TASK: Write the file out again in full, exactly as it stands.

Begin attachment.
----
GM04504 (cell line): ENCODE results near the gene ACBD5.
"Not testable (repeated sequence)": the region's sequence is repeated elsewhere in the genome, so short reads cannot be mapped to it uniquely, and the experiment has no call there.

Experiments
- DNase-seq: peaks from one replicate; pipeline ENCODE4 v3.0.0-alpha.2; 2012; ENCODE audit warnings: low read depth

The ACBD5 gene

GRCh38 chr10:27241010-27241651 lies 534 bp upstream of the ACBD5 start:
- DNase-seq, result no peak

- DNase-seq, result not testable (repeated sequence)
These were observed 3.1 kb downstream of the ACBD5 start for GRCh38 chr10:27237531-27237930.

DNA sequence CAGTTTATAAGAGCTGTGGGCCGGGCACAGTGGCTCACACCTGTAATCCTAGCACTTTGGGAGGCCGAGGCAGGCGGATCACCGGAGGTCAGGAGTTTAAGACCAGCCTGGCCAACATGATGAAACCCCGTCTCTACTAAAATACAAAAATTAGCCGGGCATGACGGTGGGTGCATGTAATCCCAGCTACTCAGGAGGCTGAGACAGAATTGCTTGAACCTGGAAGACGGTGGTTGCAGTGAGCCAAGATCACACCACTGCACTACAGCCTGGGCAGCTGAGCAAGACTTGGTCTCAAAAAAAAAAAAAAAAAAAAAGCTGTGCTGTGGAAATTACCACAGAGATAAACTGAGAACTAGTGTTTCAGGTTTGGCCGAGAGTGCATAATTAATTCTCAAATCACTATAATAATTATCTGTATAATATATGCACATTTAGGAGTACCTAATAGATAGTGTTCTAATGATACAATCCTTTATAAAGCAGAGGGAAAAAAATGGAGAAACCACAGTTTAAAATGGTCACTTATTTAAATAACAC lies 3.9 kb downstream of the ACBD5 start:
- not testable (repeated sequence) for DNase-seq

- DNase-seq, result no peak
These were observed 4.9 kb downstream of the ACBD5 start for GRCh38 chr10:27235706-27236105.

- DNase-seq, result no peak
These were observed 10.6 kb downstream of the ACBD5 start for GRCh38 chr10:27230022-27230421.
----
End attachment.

GM04504 (cell line): ENCODE results near the gene ACBD5.
"Not testable (repeated sequence)": the region's sequence is repeated elsewhere in the genome, so short reads cannot be mapped to it uniquely, and the experiment has no call there.

Experiments
- DNase-seq: peaks from one replicate; pipeline ENCODE4 v3.0.0-alpha.2; 2012; ENCODE audit warnings: low read depth

The ACBD5 gene

GRCh38 chr10:27241010-27241651 lies 534 bp upstream of the ACBD5 start:
- DNase-seq, result no peak

- DNase-seq, result not testable (repeated sequence)
These were observed 3.1 kb downstream of the ACBD5 start for GRCh38 chr10:27237531-27237930.

DNA sequence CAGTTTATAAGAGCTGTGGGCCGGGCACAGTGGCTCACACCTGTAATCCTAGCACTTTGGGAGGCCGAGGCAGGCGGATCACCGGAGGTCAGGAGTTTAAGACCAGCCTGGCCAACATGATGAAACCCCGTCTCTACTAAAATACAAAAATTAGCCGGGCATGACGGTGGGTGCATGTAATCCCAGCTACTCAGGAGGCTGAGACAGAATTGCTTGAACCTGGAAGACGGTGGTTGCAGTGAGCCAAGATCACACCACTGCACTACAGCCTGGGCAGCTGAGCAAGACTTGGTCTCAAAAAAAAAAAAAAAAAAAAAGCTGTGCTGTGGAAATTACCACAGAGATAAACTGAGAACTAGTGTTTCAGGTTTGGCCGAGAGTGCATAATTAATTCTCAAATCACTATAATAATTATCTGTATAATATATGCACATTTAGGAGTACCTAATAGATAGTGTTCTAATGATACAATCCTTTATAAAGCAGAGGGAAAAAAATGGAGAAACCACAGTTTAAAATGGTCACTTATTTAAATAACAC lies 3.9 kb downstream of the ACBD5 start:
- not testable (repeated sequence) for DNase-seq

- DNase-seq, result no peak
These were observed 4.9 kb downstream of the ACBD5 start for GRCh38 chr10:27235706-27236105.

- DNase-seq, result no peak
These were observed 10.6 kb downstream of the ACBD5 start for GRCh38 chr10:27230022-27230421.